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Respir Med. 2006 May;100(5):897-902. Epub 2005 Oct 10.

Effect of a non-adjustable oral appliance on upper airway morphology in obstructive sleep apnoea.

Author information

1
Orthodontics, Faculty of Dentistry, University of Hong Kong, Hong Kong SAR, China.

Abstract

BACKGROUND:

To evaluate the effect of oral appliance (OA) on upper airway morphology and its relationship with treatment response in subjects with obstructive sleep apnoea (OSA).

METHODS:

Symptomatic OSA subjects were recruited. Non-adjustable OA was custom made. Variables examined at baseline and while wearing the device at 2 months included polysomnographic data, computed tomographic measurements of upper airway cross sectional area at level of velopharynx (VA) and hypopharynx (HA), upper airway volume, and cephalometric parameters. Treatment outcome was based on post-treatment apnoea-hypopnoea index (AHI).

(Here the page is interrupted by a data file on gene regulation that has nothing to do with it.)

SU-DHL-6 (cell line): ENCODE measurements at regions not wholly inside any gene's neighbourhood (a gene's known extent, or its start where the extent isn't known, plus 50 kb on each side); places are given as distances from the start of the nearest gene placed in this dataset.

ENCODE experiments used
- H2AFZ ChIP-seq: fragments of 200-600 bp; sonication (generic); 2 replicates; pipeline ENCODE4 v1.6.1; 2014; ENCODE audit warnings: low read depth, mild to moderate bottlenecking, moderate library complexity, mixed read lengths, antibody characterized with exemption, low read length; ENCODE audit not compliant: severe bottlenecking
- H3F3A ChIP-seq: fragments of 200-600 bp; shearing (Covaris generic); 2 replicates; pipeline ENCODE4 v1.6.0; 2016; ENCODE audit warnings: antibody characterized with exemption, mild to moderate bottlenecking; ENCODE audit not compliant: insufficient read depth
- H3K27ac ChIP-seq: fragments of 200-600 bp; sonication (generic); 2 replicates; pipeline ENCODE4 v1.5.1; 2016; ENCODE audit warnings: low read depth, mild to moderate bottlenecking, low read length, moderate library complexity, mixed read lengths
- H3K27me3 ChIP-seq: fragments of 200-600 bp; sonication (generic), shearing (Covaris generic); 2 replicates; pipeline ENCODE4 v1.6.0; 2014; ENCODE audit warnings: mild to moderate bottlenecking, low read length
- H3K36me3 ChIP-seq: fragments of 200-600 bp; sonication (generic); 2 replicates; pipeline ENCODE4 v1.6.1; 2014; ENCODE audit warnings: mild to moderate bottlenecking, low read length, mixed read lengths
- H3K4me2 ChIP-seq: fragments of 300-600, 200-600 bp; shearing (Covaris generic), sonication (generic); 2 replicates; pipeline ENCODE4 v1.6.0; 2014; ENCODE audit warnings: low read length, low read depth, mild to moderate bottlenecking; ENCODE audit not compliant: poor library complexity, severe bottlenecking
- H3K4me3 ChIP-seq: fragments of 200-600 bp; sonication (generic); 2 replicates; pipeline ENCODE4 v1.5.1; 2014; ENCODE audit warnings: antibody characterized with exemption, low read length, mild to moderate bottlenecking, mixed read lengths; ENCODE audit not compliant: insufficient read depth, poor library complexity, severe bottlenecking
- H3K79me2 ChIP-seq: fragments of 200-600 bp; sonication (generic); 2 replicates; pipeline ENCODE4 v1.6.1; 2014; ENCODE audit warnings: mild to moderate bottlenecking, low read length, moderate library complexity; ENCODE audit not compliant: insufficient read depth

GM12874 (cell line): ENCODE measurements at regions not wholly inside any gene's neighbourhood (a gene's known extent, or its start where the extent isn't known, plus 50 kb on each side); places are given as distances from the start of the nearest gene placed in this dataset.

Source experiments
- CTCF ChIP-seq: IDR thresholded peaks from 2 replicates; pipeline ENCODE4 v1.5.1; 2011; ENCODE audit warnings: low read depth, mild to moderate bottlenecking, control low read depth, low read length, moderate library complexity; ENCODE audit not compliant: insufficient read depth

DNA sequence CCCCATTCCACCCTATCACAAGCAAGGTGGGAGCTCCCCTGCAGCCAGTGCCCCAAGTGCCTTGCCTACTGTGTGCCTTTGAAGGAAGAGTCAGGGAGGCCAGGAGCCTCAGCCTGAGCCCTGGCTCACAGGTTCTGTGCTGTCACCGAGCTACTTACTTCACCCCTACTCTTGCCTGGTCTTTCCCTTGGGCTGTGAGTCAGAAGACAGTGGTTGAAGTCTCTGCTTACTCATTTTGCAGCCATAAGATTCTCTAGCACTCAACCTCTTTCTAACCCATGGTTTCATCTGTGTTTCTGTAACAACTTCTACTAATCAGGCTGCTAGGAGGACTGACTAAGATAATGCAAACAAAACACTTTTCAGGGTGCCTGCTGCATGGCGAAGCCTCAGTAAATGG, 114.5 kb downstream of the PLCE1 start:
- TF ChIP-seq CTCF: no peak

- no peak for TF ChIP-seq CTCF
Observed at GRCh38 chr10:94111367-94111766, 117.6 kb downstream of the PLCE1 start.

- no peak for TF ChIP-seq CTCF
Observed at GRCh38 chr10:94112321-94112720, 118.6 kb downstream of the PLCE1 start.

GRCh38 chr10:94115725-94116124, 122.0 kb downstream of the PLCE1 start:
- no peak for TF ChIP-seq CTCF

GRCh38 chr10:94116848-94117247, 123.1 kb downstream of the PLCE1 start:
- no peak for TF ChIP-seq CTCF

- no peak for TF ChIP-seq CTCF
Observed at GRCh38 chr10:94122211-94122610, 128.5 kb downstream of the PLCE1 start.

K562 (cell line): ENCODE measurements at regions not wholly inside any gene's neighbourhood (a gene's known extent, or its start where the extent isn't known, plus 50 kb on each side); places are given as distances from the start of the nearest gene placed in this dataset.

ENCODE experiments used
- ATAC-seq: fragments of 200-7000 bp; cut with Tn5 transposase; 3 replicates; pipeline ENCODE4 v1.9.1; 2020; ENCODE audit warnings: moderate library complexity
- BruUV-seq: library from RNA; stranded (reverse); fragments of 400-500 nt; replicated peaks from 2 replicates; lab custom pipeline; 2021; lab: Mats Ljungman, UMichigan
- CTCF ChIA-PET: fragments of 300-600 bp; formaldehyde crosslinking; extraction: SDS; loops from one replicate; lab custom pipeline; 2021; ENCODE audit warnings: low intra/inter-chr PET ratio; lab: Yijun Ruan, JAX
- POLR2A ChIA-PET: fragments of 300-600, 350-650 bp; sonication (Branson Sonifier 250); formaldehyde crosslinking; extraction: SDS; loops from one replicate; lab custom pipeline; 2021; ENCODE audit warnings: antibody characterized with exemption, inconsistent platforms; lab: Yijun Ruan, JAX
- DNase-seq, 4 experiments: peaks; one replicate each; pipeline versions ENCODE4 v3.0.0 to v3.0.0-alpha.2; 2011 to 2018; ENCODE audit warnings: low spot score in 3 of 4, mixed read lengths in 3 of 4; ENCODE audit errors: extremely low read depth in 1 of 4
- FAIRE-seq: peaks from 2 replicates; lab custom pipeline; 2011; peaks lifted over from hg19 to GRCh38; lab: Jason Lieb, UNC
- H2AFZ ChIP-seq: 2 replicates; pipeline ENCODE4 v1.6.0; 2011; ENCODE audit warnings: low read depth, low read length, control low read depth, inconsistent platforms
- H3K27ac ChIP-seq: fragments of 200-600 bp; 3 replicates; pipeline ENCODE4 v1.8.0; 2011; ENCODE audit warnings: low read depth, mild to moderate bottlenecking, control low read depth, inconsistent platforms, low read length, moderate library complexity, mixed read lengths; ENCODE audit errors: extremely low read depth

RESULTS:

Forty patients were recruited and 23 (7 women) completed the study. They were middle-aged (49, 40-58 years) (median, interquartile range) and overweight (BMI 26, 23.3-29.5 kg/m2), with moderate OSA (AHI 26.4, 14.1-36). The overall post treatment AHI was 8.4 (2.4-12.5), with 14 (61%) patients showing good response (AHI<10), and the other 9 patients showing moderate response (>50% reduction in AHI but still 10). OA decreased the cross-sectional area of the HA (P=0.046), showed a trend of decreasing the ratio of cross-sectional area of the HA to cross-sectional area of the VA (P=0.053) and significantly increased the overall upper airway volume (P=0.006, n=11). No significant relationship between upper airway parameters and treatment outcome was identified.

CONCLUSIONS:

OA altered upper airway morphometry towards a profile consistent with decreased propensity to collapse, which may thus have contributed to improvement of OSA.

PMID:
16219453
DOI:
10.1016/j.rmed.2005.08.019
[Indexed for MEDLINE]
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